A government minister said Tuesday that Indonesia received warnings from two regional agencies that Monday's undersea earthquake could trigger a tsunami, but that officials did not try to alert threatened communities.

Science and Technology Minister Kusmayanto Kadiman said Indonesia got the bulletins from the Pacific Tsunami Warning Center and Japan's Meteorological Agency, but "we did not announce them."

The warnings were sent about 45 minutes before the tsunami struck.

Even if the government had attempted to phone, radio or e-mail local authorities, it's unclear how the word would have been spread to residents or tourists on the beach, with no alarm systems in place.

Indonesia was the country worst hit by the 2004 Asian tsunami, and Monday's disaster shows how unprepared the sprawling archipelago remains for tsunami triggered by the seismic forces beneath it.

Most people at the devastated Pangandaran beach resort did not feel the magnitude 7.7 quake, and few noticed the ocean receding — a typical pre-tsunami occurrence — because the tide was already low and the effect was not especially pronounced, residents and tourists said Tuesday.

"The police and local officials did not give us any warning whatsoever about the tsunami," said a fisherman who gave only the name Supratu. "Suddenly this big wall of water appeared, and I started screaming and running."

The quake struck at 3:19 p.m., and the Pacific Tsunami Warning Center issued an alert 17 minutes later saying a tsunami was possible.

The first of several waves hit Java's southern coast at about 4:15 p.m., witnesses said.

Indonesia had initially registered the quake at under magnitude 6. By the time government scientists realized its true power, it was too late to warn official offices across the danger zone, said scientist Fauzi, who uses one name.

He said they'd tried to radio the offices, "but there was no way we had the time."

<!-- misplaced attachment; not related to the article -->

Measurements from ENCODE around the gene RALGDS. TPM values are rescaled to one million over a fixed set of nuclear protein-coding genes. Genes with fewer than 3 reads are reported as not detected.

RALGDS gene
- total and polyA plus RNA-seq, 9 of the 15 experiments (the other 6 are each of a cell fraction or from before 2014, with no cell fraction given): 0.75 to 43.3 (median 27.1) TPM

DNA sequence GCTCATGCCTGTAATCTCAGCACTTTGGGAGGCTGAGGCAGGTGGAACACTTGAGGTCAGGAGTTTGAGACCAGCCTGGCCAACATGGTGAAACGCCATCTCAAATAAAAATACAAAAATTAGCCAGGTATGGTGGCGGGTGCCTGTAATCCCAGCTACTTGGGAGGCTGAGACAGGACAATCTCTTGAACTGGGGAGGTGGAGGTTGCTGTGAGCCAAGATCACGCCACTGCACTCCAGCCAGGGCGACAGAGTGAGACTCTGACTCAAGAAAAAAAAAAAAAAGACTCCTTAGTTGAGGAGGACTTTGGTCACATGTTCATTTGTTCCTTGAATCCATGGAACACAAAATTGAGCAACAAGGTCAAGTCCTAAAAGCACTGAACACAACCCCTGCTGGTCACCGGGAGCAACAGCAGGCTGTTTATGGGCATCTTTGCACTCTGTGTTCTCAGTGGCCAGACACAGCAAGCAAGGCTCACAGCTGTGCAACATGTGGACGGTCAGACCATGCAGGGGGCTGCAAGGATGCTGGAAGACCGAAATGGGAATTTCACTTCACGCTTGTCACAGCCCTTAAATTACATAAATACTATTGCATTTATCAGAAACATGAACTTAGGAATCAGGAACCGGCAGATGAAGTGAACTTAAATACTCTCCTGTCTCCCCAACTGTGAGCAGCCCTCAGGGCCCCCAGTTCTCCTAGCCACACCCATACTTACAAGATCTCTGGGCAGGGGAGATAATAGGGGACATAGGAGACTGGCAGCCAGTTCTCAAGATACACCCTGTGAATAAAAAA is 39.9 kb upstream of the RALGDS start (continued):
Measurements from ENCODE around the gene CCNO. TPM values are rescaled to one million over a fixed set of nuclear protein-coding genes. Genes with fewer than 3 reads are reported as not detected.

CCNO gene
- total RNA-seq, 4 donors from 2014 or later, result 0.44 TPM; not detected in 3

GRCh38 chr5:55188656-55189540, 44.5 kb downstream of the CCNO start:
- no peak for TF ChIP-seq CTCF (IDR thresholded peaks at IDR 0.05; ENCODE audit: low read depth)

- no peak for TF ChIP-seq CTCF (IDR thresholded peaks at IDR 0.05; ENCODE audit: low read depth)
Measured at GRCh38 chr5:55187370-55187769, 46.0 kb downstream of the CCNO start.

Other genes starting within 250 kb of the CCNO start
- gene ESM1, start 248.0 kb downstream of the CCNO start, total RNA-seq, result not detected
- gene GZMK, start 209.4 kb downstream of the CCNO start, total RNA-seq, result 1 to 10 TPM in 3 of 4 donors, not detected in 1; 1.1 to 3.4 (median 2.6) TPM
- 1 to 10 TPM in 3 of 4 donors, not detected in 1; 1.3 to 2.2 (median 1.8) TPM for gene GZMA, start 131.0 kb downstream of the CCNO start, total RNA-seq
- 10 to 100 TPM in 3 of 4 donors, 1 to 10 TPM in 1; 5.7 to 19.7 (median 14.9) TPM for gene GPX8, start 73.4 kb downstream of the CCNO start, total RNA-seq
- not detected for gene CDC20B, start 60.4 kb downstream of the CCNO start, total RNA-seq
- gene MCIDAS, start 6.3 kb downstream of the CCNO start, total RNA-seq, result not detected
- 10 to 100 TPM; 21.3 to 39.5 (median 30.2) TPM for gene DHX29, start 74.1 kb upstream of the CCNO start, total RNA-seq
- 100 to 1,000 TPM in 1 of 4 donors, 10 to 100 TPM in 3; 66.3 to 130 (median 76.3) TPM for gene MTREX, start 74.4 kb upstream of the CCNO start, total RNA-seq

The tsunami killed at least 339 people and destroyed hundreds of homes.

With international help, Indonesia has begun installing a tsunami warning system off Sumatra island's off Aceh province, home to more than 130,000 of the roughly 216,000 victims of the 2004 tsunami.

It plans to roll out the system across the country of 18,000 islands by 2009, officials said Tuesday.

"Setting one up is not as easy as simply lifting your hand," Welfare Minister Aburizal Bakrie told The Associated Press. "We are preparing one, but it is not finished yet."

In Sumatra, two buoys have been placed in the ocean containing equipment able to detect whether a tsunami has been triggered and transmit the information to a land station. However, sirens on beaches or in villages have yet to be set up.

Answering reporters' questions on the lack of a warning, Vice President Jusuf Kalla said there was no need for one because most people fled inland, fearing a tsunami, after feeling the quake.

"After the quake occurred, people ran to the hills, so that is the reason the number of victims is not as great as in Aceh," he said in Jakarta. "So in actual fact, there was a kind of natural early warning system."

However, out of dozens of people interviewed by the AP Tuesday in Pangandaran, only one said he felt a slight tremor. None said there was a mass movement of people to higher ground before the tsunami struck.

In two other countries hit by the 2004 tsunami, progress toward warning systems has been quicker.

Thailand, popular with foreign tourists, has built warning towers on beaches across its southern coast to blare sirens and broadcast evacuation warnings in several languages if regional agencies issue warnings.

Malaysia has positioned two buoys off its shores to give at least an hour's warning to coastal communities, and is capable of transmitting tsunami alerts to the public by TV, radio and mobile phone text messages, officials said.

Sri Lanka has yet to install its own system, but relies on warnings sent by the Hawaii-based Pacific center — a similar institution to Japan's — an official said.

Under Sri Lanka's plan information is passed to villages by phone or national media. Most Buddhist shrines, Hindu temples and Muslim mosques along its coast have sirens, the official said.